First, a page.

Monday, 29 September 2014

O-le, O-le, O-le, O-le!

That's the annoying Ryder Cup chant you just can't get out of your head, although it seems churlish to be complaining. Europe retained the honours with something to spare and once again it made for compulsive viewing. I thoroughly enjoyed our day there on Saturday and it was great to experience it, although the size of the galleries meant long waits to hold a good position so I will probably settle for the telly next time around in France.

We were fortunate with the weather and the organisation for getting to Gleneagles via Park and Ride at Stirling which was superb. Even on the course there were dozens of food and drink outlets and we managed to get served quickly at lunchtime in the enormous Spectator Village. Big screens all around the course kept the action live and the day reverberated to huge cheers as the putts went in.
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I was surprised by the size of the entourage following the players around, especially as they seemed to include a random assortment of professionals, family and hangers-on. The actor James Nesbitt was there with McDowell, although I know he is a big golfer (member at Dulwich & Sydenham and others) and we also spotted Peter Jones, who I guess is another big golfer in a more literal sense. Clare Balding and Kirsty Gallagher both came by us, although it was only Kirsty who was stopped for selfies. 

We spent Friday and Saturday evening in a lively Stirling town centre, swollen with visiting golf fans. We decided to go for the obligatory curry on Saturday night and found a swish looking place in the middle of the town, although the experience turned out to be surreal. They were clearly having staffing problems and in two and a half hours they only managed to get the drinks and the starters out. There were only four staff working, including the kitchen and we had an Irish girl who had clearly been pressed into service that evening because she didn't know what a poppadom was. After a few pints we order a bottle of wine. Even that took 15 minutes to arrive but sadly with only two glasses. The third took another 15 minutes and an embarrassing number of reminders to staff. When it did turn-up, it was a champagne flute. Quite funny really.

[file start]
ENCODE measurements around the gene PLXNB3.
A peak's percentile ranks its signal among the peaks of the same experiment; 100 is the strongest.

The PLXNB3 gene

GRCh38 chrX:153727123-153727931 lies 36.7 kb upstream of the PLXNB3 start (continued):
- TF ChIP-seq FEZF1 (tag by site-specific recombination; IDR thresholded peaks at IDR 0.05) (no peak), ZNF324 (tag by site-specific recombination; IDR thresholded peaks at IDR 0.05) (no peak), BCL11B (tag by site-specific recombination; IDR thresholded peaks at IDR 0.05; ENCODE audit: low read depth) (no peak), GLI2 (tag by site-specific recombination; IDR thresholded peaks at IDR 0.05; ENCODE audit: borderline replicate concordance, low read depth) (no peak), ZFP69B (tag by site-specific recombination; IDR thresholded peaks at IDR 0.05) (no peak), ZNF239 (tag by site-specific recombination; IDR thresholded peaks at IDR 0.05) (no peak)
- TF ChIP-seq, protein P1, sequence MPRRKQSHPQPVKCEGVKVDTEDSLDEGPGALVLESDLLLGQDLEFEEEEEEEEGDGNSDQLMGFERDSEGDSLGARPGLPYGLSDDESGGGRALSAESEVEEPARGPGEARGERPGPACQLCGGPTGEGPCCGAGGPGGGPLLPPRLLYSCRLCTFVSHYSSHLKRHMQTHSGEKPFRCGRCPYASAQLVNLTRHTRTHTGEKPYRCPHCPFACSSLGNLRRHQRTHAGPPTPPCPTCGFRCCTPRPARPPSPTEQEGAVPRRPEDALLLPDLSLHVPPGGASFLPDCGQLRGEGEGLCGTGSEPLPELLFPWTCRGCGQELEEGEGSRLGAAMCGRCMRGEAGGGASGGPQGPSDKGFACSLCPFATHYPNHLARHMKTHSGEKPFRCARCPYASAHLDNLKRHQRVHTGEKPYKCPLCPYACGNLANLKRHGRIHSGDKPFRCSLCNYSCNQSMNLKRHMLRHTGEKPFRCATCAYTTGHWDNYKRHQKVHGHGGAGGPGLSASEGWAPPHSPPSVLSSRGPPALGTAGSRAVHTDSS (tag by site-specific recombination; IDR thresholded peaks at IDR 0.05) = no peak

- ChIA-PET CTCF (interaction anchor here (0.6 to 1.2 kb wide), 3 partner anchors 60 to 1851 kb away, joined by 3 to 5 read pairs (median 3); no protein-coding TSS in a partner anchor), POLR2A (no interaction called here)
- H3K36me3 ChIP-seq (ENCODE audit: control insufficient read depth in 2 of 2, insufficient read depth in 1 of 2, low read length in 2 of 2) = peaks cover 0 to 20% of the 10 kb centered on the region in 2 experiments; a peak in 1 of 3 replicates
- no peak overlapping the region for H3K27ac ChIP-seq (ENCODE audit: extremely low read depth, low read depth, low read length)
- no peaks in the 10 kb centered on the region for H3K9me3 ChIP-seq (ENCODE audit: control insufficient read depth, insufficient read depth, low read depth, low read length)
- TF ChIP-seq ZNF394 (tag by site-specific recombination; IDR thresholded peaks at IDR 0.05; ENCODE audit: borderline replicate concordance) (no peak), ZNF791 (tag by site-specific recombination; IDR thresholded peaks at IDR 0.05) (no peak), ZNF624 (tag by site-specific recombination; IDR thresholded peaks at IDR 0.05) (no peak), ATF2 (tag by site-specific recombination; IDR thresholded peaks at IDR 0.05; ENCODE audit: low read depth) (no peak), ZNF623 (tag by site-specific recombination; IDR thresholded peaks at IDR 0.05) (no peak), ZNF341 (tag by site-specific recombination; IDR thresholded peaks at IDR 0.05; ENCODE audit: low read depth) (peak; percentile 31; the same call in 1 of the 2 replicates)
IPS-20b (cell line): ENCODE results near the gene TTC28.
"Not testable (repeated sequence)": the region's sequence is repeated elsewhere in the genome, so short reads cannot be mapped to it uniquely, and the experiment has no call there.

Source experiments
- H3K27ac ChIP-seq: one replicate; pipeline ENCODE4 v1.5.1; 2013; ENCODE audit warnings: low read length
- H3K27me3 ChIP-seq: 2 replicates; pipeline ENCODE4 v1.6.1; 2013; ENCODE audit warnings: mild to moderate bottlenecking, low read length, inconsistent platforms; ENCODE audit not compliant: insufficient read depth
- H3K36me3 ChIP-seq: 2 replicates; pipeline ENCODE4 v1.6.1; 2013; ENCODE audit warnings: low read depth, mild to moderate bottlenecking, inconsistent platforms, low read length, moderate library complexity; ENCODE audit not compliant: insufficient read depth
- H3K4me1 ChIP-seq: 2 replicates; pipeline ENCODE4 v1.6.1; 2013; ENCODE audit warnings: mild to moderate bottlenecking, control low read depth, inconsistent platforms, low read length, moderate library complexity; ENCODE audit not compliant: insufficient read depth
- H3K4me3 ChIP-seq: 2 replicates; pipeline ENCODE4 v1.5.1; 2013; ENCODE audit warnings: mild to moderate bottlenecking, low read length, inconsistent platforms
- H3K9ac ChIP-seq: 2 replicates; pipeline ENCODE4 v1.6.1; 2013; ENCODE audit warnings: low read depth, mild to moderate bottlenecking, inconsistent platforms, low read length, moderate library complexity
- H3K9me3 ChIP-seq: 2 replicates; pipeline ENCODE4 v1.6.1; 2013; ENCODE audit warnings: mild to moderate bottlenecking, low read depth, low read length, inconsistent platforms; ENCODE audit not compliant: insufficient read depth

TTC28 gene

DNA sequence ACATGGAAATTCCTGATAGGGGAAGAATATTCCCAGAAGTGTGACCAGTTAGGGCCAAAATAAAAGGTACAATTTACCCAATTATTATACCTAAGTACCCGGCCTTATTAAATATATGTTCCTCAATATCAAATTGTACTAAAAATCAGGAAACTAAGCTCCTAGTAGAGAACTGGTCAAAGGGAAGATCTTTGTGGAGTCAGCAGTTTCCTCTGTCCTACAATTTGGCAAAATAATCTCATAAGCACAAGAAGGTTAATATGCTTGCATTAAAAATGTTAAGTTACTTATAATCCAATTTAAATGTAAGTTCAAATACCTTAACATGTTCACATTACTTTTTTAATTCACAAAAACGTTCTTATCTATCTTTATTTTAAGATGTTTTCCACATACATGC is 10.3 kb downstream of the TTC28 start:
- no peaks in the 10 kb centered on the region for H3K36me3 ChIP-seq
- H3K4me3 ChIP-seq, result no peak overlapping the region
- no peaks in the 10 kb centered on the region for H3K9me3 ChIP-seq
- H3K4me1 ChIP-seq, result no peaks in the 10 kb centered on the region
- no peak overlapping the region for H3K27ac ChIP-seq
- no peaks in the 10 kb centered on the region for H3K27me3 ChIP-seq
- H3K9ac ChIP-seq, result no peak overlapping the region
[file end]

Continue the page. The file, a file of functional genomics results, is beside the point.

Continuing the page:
I finally said that we needed our meal within the next ten minutes or else we would be leaving. After fifteen I walked into the kitchen to find someone to talk to. It was then I realised just how bad things had been. I had to climb over a ten foot pile of table-cloths and napkins and when I opened the swing doors of the kitchen, there was a lone female cook ranting to herself and a three-foot pyramid of food on the floor in the centre of the kitchen. It was time to leave.

I did spend a couple of hours refreshing my phone screen looking for a winning goal at the Valley but none was forthcoming and my wife told me it was a "crap first-half" followed by a better second and we might have won it at the death as they held on with ten men. Single points are becoming frustrating but we remain unbeaten and there are surely some easier sides ahead, although we will need to be at our best to avoid a defeat at Carrow Road tomorrow evening. 

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